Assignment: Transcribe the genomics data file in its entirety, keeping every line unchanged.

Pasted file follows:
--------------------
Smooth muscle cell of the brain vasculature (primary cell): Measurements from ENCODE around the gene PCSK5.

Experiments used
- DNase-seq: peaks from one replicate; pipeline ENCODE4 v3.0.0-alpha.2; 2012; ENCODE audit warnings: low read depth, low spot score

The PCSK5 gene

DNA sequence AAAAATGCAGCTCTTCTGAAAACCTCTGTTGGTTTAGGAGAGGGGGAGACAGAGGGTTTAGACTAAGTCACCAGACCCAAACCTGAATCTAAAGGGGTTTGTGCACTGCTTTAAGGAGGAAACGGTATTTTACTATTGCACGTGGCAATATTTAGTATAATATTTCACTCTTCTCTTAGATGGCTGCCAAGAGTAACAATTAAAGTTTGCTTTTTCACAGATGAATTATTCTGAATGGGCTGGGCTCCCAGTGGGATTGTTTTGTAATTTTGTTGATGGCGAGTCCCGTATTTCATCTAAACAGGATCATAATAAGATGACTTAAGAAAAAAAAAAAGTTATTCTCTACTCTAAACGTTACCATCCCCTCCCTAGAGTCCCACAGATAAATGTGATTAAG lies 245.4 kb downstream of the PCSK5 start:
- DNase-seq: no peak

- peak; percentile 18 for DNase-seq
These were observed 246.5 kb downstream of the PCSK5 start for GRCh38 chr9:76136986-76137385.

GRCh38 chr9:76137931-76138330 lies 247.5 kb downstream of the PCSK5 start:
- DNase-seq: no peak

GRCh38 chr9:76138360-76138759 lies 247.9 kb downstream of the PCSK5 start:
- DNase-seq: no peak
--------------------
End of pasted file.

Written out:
Smooth muscle cell of the brain vasculature (primary cell): Measurements from ENCODE around the gene PCSK5.

Experiments used
- DNase-seq: peaks from one replicate; pipeline ENCODE4 v3.0.0-alpha.2; 2012; ENCODE audit warnings: low read depth, low spot score

The PCSK5 gene

DNA sequence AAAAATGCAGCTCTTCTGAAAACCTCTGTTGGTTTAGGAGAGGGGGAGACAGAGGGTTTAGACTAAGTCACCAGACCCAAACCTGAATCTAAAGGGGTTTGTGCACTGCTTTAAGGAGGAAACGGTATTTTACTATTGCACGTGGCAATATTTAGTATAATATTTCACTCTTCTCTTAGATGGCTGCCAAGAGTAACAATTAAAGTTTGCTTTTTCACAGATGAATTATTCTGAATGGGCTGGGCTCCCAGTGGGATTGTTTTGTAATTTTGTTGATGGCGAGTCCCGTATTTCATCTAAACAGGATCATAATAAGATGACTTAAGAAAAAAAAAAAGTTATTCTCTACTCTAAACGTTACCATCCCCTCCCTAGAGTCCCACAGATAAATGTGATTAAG lies 245.4 kb downstream of the PCSK5 start:
- DNase-seq: no peak

- peak; percentile 18 for DNase-seq
These were observed 246.5 kb downstream of the PCSK5 start for GRCh38 chr9:76136986-76137385.

GRCh38 chr9:76137931-76138330 lies 247.5 kb downstream of the PCSK5 start:
- DNase-seq: no peak

GRCh38 chr9:76138360-76138759 lies 247.9 kb downstream of the PCSK5 start:
- DNase-seq: no peak